Many longtime Rockets fans have turned on the reigning 3-time NBA scoring champ. But have they considered that maybe Harden would benefit from an occasional day off like, you know, LeBron James or Kawhi Leonard or equivalent superstars? Harden is hardly the first sports veteran to find any excuse to miss the opening few days of training camp.

Bear in mind, because of COVID-19, this was the briefest NBA off-season. Doesn't it feel like we watched the Los Angeles Lakers win the bubble title only a couple of months ago? Actually, the Lakers brushed aside the Heat on Oct. 11 – less than two months ago. Harden, the ultimate gym rat and workhorse, was third in the league in minutes played last season. OK, maybe partying in Atlanta and Vegas wasn't the best form of R&R, but Harden was entitled to some extra time off. Give Harden a break.

NBA off-seasons typically last more than four months. The upcoming season will not be played in a bubble, but the league is asking players to avoid bars and other risky places and situations. That's not exactly the lifestyle Harden is known for – not by a longshot.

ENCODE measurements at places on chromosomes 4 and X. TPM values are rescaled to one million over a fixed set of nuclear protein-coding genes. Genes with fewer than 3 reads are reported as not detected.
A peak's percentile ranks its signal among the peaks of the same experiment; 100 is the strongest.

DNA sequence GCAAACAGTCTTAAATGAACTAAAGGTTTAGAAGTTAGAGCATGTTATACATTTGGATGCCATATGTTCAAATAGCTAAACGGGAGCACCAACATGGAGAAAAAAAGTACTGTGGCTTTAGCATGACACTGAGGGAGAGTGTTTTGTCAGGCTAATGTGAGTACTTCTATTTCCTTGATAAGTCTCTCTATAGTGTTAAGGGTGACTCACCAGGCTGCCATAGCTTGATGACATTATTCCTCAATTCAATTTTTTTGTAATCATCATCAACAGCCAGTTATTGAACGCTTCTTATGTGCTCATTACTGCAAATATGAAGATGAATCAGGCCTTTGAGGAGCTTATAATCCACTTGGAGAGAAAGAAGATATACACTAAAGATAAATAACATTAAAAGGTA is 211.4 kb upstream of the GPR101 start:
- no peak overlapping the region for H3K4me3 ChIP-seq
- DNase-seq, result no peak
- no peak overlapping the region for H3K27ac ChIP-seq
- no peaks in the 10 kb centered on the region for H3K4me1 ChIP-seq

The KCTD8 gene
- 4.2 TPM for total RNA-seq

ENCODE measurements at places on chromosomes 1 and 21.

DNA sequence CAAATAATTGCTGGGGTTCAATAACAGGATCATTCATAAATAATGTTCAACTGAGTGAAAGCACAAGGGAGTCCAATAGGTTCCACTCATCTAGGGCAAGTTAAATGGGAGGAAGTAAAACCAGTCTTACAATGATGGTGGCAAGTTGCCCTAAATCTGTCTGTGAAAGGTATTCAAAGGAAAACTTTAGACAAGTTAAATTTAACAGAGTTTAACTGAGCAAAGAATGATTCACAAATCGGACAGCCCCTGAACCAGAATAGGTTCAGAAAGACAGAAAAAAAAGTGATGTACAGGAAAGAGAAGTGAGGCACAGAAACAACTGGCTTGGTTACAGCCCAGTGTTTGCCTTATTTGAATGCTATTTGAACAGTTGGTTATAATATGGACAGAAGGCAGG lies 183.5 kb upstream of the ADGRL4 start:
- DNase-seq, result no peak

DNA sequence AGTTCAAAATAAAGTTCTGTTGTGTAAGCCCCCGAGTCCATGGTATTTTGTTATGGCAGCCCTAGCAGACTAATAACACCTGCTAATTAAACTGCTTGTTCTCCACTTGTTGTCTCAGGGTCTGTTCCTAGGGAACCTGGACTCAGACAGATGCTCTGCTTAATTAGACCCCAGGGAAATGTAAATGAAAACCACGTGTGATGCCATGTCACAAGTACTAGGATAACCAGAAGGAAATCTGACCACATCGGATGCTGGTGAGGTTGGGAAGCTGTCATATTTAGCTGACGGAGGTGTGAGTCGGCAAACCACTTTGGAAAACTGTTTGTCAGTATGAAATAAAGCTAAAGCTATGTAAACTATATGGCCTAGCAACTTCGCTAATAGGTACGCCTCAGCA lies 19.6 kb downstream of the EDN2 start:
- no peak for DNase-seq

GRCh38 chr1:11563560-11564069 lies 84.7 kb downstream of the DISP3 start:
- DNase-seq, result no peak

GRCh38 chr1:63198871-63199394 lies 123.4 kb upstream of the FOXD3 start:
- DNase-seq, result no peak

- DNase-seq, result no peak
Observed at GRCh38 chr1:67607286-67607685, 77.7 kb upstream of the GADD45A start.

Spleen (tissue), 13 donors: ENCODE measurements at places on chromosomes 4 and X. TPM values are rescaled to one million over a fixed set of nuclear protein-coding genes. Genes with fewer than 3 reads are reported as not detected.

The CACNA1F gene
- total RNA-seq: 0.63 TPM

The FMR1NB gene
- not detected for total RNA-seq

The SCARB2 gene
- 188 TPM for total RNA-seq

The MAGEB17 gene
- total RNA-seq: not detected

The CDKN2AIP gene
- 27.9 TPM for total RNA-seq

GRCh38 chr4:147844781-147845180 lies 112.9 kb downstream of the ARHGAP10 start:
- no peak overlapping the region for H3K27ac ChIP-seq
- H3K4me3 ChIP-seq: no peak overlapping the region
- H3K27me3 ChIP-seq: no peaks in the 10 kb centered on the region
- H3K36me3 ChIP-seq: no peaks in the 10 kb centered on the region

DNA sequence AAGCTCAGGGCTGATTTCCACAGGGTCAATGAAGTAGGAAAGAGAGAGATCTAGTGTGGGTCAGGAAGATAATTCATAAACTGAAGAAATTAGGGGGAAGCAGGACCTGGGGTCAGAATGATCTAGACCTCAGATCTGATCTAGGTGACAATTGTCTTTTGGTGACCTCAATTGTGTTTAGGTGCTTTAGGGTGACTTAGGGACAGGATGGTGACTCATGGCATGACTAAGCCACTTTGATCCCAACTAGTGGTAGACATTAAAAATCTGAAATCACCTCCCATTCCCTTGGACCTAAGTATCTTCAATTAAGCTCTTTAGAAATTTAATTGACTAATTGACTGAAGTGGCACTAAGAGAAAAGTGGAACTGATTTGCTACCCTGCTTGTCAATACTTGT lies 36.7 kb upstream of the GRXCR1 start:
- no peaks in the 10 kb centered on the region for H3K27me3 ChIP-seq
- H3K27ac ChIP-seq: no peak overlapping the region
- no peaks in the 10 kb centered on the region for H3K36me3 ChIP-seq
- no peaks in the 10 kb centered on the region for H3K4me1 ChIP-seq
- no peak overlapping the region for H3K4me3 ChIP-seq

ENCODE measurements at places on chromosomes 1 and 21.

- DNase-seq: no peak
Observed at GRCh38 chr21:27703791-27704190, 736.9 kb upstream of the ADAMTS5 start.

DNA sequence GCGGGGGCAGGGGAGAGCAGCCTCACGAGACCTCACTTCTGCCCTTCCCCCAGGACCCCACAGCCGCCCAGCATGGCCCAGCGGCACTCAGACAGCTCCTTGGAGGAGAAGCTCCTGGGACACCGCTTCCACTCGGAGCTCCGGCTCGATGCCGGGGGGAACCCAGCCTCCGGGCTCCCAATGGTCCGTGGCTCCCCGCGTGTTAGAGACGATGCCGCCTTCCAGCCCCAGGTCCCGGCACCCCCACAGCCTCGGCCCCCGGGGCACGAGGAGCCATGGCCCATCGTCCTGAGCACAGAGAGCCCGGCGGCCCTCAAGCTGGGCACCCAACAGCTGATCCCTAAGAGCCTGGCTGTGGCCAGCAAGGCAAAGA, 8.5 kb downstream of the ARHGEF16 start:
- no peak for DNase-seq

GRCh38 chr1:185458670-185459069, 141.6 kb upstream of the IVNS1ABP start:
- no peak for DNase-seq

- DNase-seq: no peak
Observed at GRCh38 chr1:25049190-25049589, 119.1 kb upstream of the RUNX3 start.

"While in their team's home market, team personnel will be prohibited from going to bars, lounges or clubs, from attending live entertainment or sports events, from using gyms, spas or pools, or from participating in social gatherings with more than 15 people," stated the NBA outline for the 2020-2021.

And it doesn't get much better on the road.